- Liberal justices wanted to continue using centuries of previous patent precedent. Stevens, Sotomayor, Ginsburg, and Breyer felt that business methods could not be patented.
Why Software Is Important in Bilski v. Kappos
The court didn't officially rule on software patents in the Bilski decision. That doesn't mean software doesn't come into the equation. Eight of nine Supreme Court Justices agreed that you can patent some software. They did not discuss how to qualify that software.
Justice Stevens added Footnote 40 to his agreeing opinion. The footnote states that State Street Bank dealt with software patents. It also states that the State Street Bank ruling was correct. If software deals with doing business instead of a machine, that alone does not make it unpatentable.
The Supreme Court has ruled on software patents in the past. In both Gottschalk v. Benson and Parker v. Flook (both 1970s cases) the Supreme Court ruled against patenting the software methods. Though the 1981 Diamond v. Diehr decision partly changed precedent, the Bilski v. Kappos decision opens up possibilities for software patents far more.
Impact on Patent Applications
After the State Street Bank decision in 1998, patent applications for software and business methods increased sharply. In contrast, the CAFC ruling on In re Bilski in 2008 tried to make the requirements for patents on software and business methods more restrictive. Finally, the 2010 Bilski v. Kappos Supreme Court decision relaxed those requirements again, but it provided little guidance as to what should be considered patentable.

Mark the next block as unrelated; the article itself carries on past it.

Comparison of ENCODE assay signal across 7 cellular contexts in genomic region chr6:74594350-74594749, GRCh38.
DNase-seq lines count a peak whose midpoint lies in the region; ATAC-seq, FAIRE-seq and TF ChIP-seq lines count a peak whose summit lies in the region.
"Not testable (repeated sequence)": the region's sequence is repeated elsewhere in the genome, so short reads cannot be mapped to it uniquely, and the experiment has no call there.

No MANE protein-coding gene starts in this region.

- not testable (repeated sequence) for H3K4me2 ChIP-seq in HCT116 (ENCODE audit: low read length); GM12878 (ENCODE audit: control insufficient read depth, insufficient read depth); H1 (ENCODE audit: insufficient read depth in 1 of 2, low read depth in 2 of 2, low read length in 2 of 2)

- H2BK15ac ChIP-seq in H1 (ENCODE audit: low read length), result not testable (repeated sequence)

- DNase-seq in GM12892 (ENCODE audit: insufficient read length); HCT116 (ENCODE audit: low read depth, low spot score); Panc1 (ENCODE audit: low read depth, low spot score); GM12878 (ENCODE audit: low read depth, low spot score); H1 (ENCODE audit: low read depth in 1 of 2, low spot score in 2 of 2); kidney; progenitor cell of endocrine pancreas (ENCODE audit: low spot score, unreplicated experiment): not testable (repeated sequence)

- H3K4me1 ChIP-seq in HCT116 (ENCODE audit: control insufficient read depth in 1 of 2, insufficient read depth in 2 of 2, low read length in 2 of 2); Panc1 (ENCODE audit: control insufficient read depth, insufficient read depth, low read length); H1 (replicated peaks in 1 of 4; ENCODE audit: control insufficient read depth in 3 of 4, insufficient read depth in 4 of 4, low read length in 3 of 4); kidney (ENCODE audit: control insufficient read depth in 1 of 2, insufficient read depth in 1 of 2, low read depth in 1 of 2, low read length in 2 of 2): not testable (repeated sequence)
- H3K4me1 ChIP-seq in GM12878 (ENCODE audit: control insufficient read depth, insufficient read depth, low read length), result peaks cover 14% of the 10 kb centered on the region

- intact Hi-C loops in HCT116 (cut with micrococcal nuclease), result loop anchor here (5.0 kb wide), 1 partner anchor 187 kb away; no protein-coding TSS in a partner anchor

The U.S. Patent and Trademark Office (USPTO) was liberal with awarding software and business method patents in the early 2000s. In 2005, they received the Interim Guidelines for Patent Subject Matter Eligibility. These Interim Guidelines laid down the "machine-or-transformation" test.
Now, "machine or transformation" is no longer the only guideline. With the Bilski v. Kappos decision, the Supreme Court muddied the waters. The State Street Bank decision caused some confusion over patents. Bilski v. Kappos caused more.
These court decisions did not leave many answers about business method or software patents. What criteria should the USPTO or the courts use? The Supreme Court's Bilski ruling did not leave an answer.
The decision has had a wide impact. Within a short amount of time the Supreme Court voided the lower court's previous rulings about medical diagnostics.
The USPTO also issued information about how to figure out if a patent application is "abstract." Getting software or a business method as close to the "machine or transformation" criteria as possible is the best way. Make sure that process does not qualify as abstract by using machines or transformations in the patent application.
Similar Patent Decisions Abroad
Also in 2010, the European Patent Office (EPO) ruled in G0003/08 on software patents. This ruling says that software is still patentable under the same rules that the EPO has been using for two decades. Like Bilski v. Kappos, the EPO decision leaves questions about what counts as patent-eligible.
Bilski v. Kappos had quite an impact on software patents. In this case, the Supreme Court began a new set of rules for finding if software and business methods can be patented.
If you need help with software patents as related to theBilski v. Kappos ruling, you can post your question or concern on UpCounsel's marketplace. UpCounsel accepts only the top 5 percent of lawyers to its site. Lawyers on UpCounsel come from law schools such as Harvard Law and Yale Law and average 14 years of legal experience, including work with or on behalf of companies like Google, Menlo Ventures, and Airbnb.